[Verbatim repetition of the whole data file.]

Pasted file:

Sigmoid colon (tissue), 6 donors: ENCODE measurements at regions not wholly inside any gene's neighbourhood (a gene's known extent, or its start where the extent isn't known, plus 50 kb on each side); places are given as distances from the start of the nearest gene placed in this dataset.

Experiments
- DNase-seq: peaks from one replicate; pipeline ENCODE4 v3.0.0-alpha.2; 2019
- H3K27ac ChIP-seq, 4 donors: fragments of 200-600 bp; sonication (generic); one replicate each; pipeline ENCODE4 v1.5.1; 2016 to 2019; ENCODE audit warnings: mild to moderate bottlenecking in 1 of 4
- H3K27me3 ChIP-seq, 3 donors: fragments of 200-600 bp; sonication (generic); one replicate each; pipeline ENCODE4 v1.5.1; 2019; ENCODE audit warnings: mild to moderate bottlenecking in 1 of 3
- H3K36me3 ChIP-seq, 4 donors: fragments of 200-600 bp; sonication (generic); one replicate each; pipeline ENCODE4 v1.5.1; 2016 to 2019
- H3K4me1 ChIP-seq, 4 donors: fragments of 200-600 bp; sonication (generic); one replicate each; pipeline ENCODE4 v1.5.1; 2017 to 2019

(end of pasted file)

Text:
Sigmoid colon (tissue), 6 donors: ENCODE measurements at regions not wholly inside any gene's neighbourhood (a gene's known extent, or its start where the extent isn't known, plus 50 kb on each side); places are given as distances from the start of the nearest gene placed in this dataset.

Experiments
- DNase-seq: peaks from one replicate; pipeline ENCODE4 v3.0.0-alpha.2; 2019
- H3K27ac ChIP-seq, 4 donors: fragments of 200-600 bp; sonication (generic); one replicate each; pipeline ENCODE4 v1.5.1; 2016 to 2019; ENCODE audit warnings: mild to moderate bottlenecking in 1 of 4
- H3K27me3 ChIP-seq, 3 donors: fragments of 200-600 bp; sonication (generic); one replicate each; pipeline ENCODE4 v1.5.1; 2019; ENCODE audit warnings: mild to moderate bottlenecking in 1 of 3
- H3K36me3 ChIP-seq, 4 donors: fragments of 200-600 bp; sonication (generic); one replicate each; pipeline ENCODE4 v1.5.1; 2016 to 2019
- H3K4me1 ChIP-seq, 4 donors: fragments of 200-600 bp; sonication (generic); one replicate each; pipeline ENCODE4 v1.5.1; 2017 to 2019